Human Multipotent Mesenchymal Stromal Cells from Distinct Sources Show Different In Vivo Potential to Differentiate into Muscle Cells When Injected in Dystrophic Mice
- First Online:
- Cite this article as:
- Vieira, N.M., Zucconi, E., Bueno, C.R. et al. Stem Cell Rev and Rep (2010) 6: 560. doi:10.1007/s12015-010-9187-5
- 180 Downloads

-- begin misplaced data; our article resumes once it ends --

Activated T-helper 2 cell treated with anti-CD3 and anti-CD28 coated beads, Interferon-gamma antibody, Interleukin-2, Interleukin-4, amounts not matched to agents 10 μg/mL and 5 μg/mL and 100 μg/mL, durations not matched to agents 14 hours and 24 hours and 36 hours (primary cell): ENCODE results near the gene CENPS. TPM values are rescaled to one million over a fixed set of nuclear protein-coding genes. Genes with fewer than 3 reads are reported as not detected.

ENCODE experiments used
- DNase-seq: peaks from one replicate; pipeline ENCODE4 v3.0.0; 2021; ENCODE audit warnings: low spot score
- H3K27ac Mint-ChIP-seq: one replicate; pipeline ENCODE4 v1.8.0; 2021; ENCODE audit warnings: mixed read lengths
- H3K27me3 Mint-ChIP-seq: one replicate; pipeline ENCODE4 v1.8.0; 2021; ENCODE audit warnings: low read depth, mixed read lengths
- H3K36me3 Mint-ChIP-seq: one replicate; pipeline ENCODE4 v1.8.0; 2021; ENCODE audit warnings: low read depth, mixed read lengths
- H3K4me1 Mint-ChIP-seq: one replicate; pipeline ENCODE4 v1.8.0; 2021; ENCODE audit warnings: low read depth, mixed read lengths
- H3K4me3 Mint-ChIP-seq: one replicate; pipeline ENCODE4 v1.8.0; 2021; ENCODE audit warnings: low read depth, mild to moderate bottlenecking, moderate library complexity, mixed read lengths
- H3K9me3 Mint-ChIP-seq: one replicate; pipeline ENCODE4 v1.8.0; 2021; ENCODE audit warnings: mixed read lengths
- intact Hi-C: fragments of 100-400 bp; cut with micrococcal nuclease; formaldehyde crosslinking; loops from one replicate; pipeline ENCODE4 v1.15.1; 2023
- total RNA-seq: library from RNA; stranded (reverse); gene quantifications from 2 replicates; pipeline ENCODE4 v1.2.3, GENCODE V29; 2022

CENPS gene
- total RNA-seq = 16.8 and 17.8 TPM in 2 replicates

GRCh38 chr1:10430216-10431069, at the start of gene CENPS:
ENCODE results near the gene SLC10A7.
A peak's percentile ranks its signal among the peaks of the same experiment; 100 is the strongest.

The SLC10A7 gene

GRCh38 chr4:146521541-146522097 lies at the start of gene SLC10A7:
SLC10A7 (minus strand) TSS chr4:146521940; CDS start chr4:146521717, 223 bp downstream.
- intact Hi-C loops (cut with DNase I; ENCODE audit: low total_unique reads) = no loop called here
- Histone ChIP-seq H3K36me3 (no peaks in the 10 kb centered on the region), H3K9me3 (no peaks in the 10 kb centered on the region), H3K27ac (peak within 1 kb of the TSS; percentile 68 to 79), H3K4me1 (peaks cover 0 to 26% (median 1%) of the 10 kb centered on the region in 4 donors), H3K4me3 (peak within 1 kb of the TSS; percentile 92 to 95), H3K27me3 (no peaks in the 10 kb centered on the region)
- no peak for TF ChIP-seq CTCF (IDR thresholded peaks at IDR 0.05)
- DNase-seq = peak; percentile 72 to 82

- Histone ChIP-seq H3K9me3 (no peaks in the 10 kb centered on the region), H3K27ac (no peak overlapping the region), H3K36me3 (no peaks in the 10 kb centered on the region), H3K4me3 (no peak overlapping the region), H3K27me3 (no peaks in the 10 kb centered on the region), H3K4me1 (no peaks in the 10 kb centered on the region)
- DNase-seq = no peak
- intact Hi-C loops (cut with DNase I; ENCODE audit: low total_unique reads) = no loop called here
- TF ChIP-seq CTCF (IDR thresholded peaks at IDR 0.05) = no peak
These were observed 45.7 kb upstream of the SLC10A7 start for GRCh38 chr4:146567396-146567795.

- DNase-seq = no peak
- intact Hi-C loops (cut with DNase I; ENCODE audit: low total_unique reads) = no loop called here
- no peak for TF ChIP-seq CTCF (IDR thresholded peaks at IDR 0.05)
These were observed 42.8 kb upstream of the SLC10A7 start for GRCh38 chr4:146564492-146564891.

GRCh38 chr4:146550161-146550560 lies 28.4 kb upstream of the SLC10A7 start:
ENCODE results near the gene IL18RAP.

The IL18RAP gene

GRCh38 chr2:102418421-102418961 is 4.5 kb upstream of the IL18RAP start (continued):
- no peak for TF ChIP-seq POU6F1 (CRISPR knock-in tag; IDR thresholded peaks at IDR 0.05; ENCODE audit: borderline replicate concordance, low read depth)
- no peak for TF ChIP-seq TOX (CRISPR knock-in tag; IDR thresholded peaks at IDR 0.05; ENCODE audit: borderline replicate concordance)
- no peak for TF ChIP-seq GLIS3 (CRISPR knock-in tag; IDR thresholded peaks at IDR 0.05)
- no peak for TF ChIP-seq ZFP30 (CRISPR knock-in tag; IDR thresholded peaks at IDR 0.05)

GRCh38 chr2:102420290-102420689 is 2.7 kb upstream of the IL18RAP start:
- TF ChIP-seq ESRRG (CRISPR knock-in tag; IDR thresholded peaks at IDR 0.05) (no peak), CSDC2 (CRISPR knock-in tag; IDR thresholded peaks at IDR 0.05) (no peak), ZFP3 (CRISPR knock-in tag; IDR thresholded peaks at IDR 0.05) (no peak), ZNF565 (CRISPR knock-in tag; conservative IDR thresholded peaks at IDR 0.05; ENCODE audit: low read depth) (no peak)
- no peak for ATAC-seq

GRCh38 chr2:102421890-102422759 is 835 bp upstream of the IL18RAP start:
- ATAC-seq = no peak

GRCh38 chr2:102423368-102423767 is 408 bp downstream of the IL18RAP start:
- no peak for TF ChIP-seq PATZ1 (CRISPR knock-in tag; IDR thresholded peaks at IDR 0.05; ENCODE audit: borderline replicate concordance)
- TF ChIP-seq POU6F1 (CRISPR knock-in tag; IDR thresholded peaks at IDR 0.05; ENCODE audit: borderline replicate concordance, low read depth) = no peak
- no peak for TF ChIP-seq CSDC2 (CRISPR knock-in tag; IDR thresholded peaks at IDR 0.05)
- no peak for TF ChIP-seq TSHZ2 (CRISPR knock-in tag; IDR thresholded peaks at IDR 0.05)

Limb-girdle muscular dystrophies are a heterogeneous group of disorders characterized by progressive degeneration of skeletal muscle caused by the absence or deficiency of muscle proteins. The murine model of Limb-Girdle Muscular Dystrophy 2B, the SJL mice, carries a deletion in the dysferlin gene. Functionally, this mouse model shows discrete muscle weakness, starting at the age of 4–6 weeks. The possibility to restore the expression of the defective protein and improve muscular performance by cell therapy is a promising approach for the future treatment of progressive muscular dystrophies (PMD). We and others have recently shown that human adipose multipotent mesenchymal stromal cells (hASCs) can differentiate into skeletal muscle when in contact with dystrophic muscle cells in vitro and in vivo. Umbilical cord tissue and adipose tissue are known rich sources of multipotent mesenchymal stromal cells (MSCs), widely used for cell-based therapy studies. The main objective of the present study is to evaluate if MSCs from these two different sources have the same potential to reach and differentiate in muscle cells in vivo or if this capability is influenced by the niche from where they were obtained. In order to address this question we injected human derived umbilical cord tissue MSCs (hUCT MSCs) into the caudal vein of SJL mice with the same protocol previously used for hASCs; we evaluated the ability of these cells to engraft into recipient dystrophic muscle after systemic delivery, to express human muscle proteins in the dystrophic host and their effect in functional performance. These results are of great interest for future therapeutic application.